Monday, 11 July 2016

The Invisible Dramaturgy: Luke Rollason @ Edfringe 2016

C NOVA 14th-19th August @ 1pm
'In a town this crooked, it sure helps to blend in with the crowd...'

Blabbermouth Theatre is proud to present its finger-clicking, film-noir-styled revamp of the classic HG Wells novel in collaboration with C venues at the Edinburgh Festival Fringe 2016. Meet The Man Who Really Wasn’t There in a fast-paced film-noir physical comedy set in a shady downtown bar in 1950s Chicago.
This newly devised production uses empty-clothes puppetry, a live jazz soundtrack and heavy poetic license to retell this story as an entertaining pulp narrative of dames and invisible private eyes. 
The Victorian ‘first-person account’ narrative meets its reincarnation in the gritty narrative voice of the gumshoe detective, as made famous by writers like Raymond Chandler and films such as Sunset Boulevard and Double Indemnity.

What was the inspiration for this performance?

I've been experimenting with puppetry as a performer for years. Earlier this year, I directed a production of Blackout for the National Theatre Connections Festival. There was a scene involving a magical memory of the protagonist's Grandfather - and I knew a puppet was the right way to explore this memory. If the memory had to feel magical, then it had to be told through a kind of magic. And that is how I feel about puppetry - that it represents the best of what theatre can achieve, in

terms of manifesting a shared imaginative world between performers and an audience.

We worked with Rich Rusk (Night Light Theatre, Gecko) on this moment, creating a puppet out of the clothes we thought the Grandfather might wear. I wanted to explore this idea further, creating a more sustained character in the same way. By creating slits in the coat we were able to give the character hands - wearing white gloves. This led to thinking about cartoons and cartoon movement - for which hands are extremely important, in terms of making a cartoon 100% expressive.

Furthermore, once we had found our Invisible Man, we had to find a style which suited him - literally. We knew that the choice of costume for the puppet would communicate a great deal about our production - and so we settled on the fedora and trenchcoat of the Film Noir detective. Thus 'The Invisible Man' became like the title of a Raymond Chandler crime novel.

How did you go about gathering the team for it?

The cast was selected from a group of students who attended a series of research and development workshops, exploring a variety of disciplines - clowning, puppetry, laban efforts...

How did you become interested in making performance?

During my time as a director I have been more and more interested in making theatre, rather than just making theatre happen. If theatre is watching what happens between a group of people in a room (and that including what happens between those onstage and those off, live) then devising seemed like an exciting opportunity to create a performance through a living rehearsal process - always changing, developing as we become more familiar with the material and with the methods we are using to explore it. It is really allowing us to tap into emergent creativity.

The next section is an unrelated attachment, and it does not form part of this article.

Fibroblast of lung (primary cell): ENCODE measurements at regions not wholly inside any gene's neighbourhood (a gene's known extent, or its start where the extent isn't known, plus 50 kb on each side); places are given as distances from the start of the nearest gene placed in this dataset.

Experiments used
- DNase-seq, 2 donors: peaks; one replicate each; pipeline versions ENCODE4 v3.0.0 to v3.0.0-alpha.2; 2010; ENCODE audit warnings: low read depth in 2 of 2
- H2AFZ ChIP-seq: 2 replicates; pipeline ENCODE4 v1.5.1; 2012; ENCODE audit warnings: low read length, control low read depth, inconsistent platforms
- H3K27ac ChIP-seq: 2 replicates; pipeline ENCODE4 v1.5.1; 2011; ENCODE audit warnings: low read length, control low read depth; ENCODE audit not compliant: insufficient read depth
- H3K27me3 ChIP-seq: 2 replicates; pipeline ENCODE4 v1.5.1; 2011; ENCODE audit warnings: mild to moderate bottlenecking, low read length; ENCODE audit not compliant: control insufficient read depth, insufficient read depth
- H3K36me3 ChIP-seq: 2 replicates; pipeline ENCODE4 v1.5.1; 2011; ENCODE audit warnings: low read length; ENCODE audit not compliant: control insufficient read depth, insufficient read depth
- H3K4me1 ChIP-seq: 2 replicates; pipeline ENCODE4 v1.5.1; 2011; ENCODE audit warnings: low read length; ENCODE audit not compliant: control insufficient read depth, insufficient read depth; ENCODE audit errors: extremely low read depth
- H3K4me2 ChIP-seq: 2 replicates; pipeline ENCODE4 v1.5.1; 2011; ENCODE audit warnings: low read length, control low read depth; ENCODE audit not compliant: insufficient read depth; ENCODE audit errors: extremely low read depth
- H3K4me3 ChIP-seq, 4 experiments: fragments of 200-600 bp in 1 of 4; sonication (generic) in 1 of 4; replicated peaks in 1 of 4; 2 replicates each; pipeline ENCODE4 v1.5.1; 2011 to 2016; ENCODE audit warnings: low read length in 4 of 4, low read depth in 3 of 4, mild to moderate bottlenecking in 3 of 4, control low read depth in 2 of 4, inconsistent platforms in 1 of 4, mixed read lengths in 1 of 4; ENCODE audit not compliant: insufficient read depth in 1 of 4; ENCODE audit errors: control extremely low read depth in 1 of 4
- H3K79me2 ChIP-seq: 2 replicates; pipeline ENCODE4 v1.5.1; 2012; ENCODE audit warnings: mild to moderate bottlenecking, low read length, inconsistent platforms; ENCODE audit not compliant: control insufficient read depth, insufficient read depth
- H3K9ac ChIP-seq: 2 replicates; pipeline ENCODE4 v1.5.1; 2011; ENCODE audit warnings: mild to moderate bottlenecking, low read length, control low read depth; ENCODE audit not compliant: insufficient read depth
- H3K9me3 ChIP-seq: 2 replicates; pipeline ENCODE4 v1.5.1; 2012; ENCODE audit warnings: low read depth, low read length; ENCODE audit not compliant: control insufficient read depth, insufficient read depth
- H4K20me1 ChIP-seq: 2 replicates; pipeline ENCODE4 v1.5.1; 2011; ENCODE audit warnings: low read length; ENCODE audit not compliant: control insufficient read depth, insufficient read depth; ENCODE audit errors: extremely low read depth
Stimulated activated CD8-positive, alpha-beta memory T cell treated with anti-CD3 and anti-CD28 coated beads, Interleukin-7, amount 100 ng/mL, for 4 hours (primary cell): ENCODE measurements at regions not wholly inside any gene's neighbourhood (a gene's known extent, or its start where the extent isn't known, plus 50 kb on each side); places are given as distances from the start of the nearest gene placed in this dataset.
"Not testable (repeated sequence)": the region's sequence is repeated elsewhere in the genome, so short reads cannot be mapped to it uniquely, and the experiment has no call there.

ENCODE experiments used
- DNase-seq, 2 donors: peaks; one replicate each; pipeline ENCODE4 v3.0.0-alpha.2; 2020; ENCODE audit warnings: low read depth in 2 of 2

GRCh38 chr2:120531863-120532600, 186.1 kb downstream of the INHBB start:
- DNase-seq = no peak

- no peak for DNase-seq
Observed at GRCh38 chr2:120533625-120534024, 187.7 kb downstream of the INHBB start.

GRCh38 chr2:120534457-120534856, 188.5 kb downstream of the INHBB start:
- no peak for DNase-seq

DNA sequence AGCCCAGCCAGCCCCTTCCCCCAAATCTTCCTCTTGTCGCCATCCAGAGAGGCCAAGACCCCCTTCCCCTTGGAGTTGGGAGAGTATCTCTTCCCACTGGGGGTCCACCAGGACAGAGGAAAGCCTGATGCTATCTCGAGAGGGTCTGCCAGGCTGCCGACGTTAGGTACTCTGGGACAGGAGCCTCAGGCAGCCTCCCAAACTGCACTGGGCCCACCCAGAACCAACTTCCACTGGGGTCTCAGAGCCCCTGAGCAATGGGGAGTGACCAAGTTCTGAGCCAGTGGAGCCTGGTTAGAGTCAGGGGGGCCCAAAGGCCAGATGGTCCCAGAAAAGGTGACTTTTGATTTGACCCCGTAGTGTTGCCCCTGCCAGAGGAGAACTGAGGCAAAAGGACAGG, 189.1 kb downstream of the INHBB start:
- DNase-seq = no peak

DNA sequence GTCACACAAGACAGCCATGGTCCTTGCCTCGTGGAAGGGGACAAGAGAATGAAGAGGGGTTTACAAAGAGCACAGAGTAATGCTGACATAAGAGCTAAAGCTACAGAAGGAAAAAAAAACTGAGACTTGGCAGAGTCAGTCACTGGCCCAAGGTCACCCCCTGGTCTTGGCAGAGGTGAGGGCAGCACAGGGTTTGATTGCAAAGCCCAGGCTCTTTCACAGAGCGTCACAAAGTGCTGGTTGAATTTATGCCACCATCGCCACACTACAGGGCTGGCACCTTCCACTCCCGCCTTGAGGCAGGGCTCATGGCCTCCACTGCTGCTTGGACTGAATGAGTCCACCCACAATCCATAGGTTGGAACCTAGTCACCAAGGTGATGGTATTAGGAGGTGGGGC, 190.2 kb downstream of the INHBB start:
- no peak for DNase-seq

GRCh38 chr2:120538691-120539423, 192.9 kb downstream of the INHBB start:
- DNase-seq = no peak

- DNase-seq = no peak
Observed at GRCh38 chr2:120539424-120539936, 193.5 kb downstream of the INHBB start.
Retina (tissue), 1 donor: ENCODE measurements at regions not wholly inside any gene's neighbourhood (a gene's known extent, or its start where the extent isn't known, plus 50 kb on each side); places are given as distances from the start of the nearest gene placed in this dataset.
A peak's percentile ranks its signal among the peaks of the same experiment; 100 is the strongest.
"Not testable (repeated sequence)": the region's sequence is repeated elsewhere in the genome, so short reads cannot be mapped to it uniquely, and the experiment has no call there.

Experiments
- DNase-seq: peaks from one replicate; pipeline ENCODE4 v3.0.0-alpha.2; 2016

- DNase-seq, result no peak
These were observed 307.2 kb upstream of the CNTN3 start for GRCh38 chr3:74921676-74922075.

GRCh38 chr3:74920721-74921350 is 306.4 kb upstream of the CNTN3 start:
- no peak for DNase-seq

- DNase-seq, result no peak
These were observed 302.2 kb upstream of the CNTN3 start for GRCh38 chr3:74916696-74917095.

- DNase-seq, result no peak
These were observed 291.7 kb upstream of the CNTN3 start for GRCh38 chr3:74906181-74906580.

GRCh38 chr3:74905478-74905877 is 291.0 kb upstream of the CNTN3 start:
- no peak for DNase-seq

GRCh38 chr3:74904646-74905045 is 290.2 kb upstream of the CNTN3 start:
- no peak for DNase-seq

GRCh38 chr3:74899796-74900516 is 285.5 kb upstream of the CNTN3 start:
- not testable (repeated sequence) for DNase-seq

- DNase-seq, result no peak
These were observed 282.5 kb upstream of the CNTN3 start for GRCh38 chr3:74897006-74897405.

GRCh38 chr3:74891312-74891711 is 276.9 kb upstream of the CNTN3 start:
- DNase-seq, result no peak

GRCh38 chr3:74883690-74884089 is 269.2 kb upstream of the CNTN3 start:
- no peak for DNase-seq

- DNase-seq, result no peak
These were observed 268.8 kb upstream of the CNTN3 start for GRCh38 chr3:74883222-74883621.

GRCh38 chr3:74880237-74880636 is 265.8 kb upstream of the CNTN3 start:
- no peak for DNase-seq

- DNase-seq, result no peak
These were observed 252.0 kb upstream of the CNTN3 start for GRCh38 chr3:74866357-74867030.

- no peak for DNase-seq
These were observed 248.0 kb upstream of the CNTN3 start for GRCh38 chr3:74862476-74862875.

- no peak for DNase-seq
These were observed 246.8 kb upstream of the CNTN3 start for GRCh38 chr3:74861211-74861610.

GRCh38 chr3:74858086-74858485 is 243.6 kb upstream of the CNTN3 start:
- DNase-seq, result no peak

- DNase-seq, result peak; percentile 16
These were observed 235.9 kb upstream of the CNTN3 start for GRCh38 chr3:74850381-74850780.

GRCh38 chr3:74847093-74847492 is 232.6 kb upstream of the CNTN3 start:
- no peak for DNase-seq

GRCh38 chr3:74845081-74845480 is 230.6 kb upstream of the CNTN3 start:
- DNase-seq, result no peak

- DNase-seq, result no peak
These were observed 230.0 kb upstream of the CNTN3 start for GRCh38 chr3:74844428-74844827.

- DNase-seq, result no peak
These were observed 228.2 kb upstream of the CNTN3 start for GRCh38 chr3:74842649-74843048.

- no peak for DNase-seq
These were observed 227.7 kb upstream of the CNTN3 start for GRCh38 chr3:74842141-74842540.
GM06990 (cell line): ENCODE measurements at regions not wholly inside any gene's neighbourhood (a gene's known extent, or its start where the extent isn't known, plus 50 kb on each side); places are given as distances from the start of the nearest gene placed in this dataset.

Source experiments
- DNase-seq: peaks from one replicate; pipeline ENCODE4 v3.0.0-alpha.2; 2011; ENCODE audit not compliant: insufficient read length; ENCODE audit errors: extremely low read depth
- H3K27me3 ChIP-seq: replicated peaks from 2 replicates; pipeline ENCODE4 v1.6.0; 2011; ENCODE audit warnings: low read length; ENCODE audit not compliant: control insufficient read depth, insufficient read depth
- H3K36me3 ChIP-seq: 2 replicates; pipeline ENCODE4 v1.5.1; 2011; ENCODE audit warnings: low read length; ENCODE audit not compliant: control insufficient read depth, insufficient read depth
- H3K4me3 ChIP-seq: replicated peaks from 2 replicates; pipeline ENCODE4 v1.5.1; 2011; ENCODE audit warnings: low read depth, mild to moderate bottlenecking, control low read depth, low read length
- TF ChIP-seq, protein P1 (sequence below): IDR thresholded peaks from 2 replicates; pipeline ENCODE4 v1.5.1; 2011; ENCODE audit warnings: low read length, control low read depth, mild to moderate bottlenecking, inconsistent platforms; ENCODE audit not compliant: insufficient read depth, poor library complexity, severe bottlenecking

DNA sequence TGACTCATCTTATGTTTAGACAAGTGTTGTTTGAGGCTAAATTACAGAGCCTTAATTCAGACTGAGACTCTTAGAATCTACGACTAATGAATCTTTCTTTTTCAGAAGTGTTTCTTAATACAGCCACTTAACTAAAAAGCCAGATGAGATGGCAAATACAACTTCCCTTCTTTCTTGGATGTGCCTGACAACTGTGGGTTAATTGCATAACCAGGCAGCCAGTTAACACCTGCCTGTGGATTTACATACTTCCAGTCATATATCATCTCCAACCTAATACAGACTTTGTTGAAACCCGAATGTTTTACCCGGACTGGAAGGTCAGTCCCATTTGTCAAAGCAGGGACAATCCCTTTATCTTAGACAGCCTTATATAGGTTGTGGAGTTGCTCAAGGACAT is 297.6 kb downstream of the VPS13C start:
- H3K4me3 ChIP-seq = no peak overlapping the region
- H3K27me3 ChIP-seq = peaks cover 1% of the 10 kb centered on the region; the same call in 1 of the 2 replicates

Was your process typical of the way that you make a performance?

My work has become more and more physical, and whilst the rehearsal process for The Invisible Man isn't typical for how I have directed shows in the past, it owes a lot to the understanding of processes and creativity that I have developed in my work as a clown.

I think this is a reverse of the way I was raised to make work - which was to make decisions about a narrative and then physicalise those decisions. In this kind of work, we use our physicality to create games and physical improvisations that help us to discover the meaning of a scene. Our rehearsals are largely unplanned, as they enable us to respond to the moment, to make discoveries and engage with each other's work.

What do you hope that the audience will experience?

I hope that the audience will have a magical experience, after which they will leave the theatre looking at the world with more inventive and irreverent eyes.

What strategies did you consider towards shaping this audience experience?

I believe that often, great physical theatre is akin to extraordinary observational comedy - as an audience member you share an imaginative world with a performer, and they make you re-recognise the world. Again, puppetry is almost a kind of magic here - we know that something is 'just' a hat and coat, but our imagination can help us believe it is alive. And it is this very childlike, creative way of looking at the world that we want to engage with. To jolt us out of our everyday modes of thought.

Do you see your work within any particular tradition?

Certainly. I think our work, through a kind of Chinese Whispers of influence, via companies such as Gecko and Complicite, and practitioners such as David Glass, Berkoff and clowns, probably derives from the work of Lecoq. These are certainly the influences that have shaped my theatrical tastes the most - influences that I have been exposed to through the Edinburgh Fringe. So here I have come full circle!

Blabbermouth Theatre was formed by director Luke Rollason to create highly physical and irreverent work from his experience of clowning and devising with individuals such as David Glass (Lecoq), Eric Davis (Gaulier, Red Bastard) and Complicite. It takes silliness extremely seriously, in order to create shared imaginative worlds with an audience and see the eccentric in the everyday. Blabbermouth Theatre is currently in residence at Bloxham School, where it will be developing its devised production of The Invisible Man.

1 comment :

  1. The Invisible Man is one of the most imaginative shows I have ever seen. I LOVED it. See it. It will make your week.